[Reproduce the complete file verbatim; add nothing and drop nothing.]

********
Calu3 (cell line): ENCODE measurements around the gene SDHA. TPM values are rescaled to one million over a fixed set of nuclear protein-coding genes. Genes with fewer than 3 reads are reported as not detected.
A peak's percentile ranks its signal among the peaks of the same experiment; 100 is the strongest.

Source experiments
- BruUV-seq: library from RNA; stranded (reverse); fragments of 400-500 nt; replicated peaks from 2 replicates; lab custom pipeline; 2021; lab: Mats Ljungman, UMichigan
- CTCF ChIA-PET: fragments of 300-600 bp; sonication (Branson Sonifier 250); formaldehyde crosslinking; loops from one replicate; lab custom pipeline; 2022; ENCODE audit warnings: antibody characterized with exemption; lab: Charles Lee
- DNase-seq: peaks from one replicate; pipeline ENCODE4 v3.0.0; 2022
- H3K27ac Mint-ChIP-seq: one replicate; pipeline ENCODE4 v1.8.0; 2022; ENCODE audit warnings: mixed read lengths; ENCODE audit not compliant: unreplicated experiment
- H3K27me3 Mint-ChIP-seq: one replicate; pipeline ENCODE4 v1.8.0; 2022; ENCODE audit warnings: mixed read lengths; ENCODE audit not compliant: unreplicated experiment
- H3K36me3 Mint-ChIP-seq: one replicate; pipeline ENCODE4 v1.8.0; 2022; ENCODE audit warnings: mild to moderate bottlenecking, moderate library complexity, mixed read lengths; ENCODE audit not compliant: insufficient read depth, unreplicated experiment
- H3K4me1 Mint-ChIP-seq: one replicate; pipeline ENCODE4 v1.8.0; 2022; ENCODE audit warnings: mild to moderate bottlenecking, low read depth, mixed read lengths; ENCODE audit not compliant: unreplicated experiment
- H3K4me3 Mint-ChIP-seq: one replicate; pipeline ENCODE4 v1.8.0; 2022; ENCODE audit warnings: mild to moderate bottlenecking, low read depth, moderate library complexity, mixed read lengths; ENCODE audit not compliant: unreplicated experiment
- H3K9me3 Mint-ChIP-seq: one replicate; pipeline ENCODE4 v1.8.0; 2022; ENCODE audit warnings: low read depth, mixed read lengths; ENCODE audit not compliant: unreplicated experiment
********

Calu3 (cell line): ENCODE measurements around the gene SDHA. TPM values are rescaled to one million over a fixed set of nuclear protein-coding genes. Genes with fewer than 3 reads are reported as not detected.
A peak's percentile ranks its signal among the peaks of the same experiment; 100 is the strongest.

Source experiments
- BruUV-seq: library from RNA; stranded (reverse); fragments of 400-500 nt; replicated peaks from 2 replicates; lab custom pipeline; 2021; lab: Mats Ljungman, UMichigan
- CTCF ChIA-PET: fragments of 300-600 bp; sonication (Branson Sonifier 250); formaldehyde crosslinking; loops from one replicate; lab custom pipeline; 2022; ENCODE audit warnings: antibody characterized with exemption; lab: Charles Lee
- DNase-seq: peaks from one replicate; pipeline ENCODE4 v3.0.0; 2022
- H3K27ac Mint-ChIP-seq: one replicate; pipeline ENCODE4 v1.8.0; 2022; ENCODE audit warnings: mixed read lengths; ENCODE audit not compliant: unreplicated experiment
- H3K27me3 Mint-ChIP-seq: one replicate; pipeline ENCODE4 v1.8.0; 2022; ENCODE audit warnings: mixed read lengths; ENCODE audit not compliant: unreplicated experiment
- H3K36me3 Mint-ChIP-seq: one replicate; pipeline ENCODE4 v1.8.0; 2022; ENCODE audit warnings: mild to moderate bottlenecking, moderate library complexity, mixed read lengths; ENCODE audit not compliant: insufficient read depth, unreplicated experiment
- H3K4me1 Mint-ChIP-seq: one replicate; pipeline ENCODE4 v1.8.0; 2022; ENCODE audit warnings: mild to moderate bottlenecking, low read depth, mixed read lengths; ENCODE audit not compliant: unreplicated experiment
- H3K4me3 Mint-ChIP-seq: one replicate; pipeline ENCODE4 v1.8.0; 2022; ENCODE audit warnings: mild to moderate bottlenecking, low read depth, moderate library complexity, mixed read lengths; ENCODE audit not compliant: unreplicated experiment
- H3K9me3 Mint-ChIP-seq: one replicate; pipeline ENCODE4 v1.8.0; 2022; ENCODE audit warnings: low read depth, mixed read lengths; ENCODE audit not compliant: unreplicated experiment